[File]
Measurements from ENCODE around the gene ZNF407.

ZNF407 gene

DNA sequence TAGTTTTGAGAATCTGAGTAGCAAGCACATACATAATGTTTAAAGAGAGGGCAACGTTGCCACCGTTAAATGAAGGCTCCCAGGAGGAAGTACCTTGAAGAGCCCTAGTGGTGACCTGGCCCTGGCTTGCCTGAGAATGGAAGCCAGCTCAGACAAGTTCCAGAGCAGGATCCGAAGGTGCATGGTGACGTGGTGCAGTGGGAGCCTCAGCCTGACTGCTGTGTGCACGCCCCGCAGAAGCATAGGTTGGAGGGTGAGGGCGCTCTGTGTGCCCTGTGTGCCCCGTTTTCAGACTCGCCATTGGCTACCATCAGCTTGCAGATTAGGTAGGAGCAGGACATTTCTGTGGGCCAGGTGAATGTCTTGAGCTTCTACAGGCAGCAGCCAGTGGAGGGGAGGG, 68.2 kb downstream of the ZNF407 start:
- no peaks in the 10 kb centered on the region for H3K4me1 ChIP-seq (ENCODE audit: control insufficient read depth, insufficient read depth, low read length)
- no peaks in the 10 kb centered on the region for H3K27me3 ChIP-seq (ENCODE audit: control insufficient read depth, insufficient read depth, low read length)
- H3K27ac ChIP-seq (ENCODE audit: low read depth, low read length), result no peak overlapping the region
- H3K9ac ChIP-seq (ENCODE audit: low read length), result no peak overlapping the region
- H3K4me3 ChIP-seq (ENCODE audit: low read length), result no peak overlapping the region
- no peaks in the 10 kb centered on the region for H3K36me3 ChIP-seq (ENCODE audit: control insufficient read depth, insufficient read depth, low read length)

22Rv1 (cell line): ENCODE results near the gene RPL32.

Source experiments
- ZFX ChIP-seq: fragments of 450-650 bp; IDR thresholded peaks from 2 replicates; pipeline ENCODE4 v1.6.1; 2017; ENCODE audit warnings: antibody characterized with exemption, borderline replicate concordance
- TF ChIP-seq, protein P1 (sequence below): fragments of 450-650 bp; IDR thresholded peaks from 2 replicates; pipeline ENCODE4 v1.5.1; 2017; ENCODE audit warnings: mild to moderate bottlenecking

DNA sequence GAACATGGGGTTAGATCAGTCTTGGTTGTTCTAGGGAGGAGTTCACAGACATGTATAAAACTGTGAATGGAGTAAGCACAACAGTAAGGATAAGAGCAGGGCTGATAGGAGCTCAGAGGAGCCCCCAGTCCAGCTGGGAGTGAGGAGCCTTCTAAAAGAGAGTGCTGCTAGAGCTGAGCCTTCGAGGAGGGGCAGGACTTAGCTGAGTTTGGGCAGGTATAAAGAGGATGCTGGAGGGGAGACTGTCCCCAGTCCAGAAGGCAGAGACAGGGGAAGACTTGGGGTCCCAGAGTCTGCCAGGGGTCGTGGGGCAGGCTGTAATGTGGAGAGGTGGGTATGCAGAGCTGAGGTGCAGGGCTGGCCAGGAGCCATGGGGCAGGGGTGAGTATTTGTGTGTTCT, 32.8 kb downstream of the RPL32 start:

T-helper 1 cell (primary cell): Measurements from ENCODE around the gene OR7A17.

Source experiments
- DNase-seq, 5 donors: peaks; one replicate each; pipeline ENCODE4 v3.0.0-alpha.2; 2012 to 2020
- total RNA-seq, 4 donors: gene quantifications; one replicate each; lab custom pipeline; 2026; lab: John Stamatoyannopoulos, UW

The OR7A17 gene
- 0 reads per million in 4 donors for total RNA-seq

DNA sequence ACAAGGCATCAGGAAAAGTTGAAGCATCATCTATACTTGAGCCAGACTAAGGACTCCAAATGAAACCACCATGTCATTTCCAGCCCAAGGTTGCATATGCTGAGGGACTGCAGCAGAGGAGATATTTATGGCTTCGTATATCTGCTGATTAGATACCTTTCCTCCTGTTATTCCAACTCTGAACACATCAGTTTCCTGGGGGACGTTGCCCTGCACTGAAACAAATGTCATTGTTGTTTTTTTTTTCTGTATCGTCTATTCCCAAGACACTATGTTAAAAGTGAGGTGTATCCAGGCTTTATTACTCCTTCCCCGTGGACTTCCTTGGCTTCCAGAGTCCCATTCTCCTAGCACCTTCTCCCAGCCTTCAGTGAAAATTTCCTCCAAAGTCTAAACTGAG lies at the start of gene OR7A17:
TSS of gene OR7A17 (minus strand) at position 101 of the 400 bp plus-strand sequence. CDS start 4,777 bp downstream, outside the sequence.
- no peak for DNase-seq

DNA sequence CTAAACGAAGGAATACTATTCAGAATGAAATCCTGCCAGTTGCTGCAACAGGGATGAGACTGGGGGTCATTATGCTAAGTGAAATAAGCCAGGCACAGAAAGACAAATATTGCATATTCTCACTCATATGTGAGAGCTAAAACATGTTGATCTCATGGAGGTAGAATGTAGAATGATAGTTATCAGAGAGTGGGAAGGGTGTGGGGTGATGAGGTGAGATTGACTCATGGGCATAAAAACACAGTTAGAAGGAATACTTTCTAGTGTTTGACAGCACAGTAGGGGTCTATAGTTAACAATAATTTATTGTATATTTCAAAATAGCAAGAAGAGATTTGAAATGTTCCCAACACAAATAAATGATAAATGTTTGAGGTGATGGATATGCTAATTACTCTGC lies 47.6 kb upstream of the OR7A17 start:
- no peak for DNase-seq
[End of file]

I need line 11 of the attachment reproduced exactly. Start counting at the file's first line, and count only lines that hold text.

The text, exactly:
Source experiments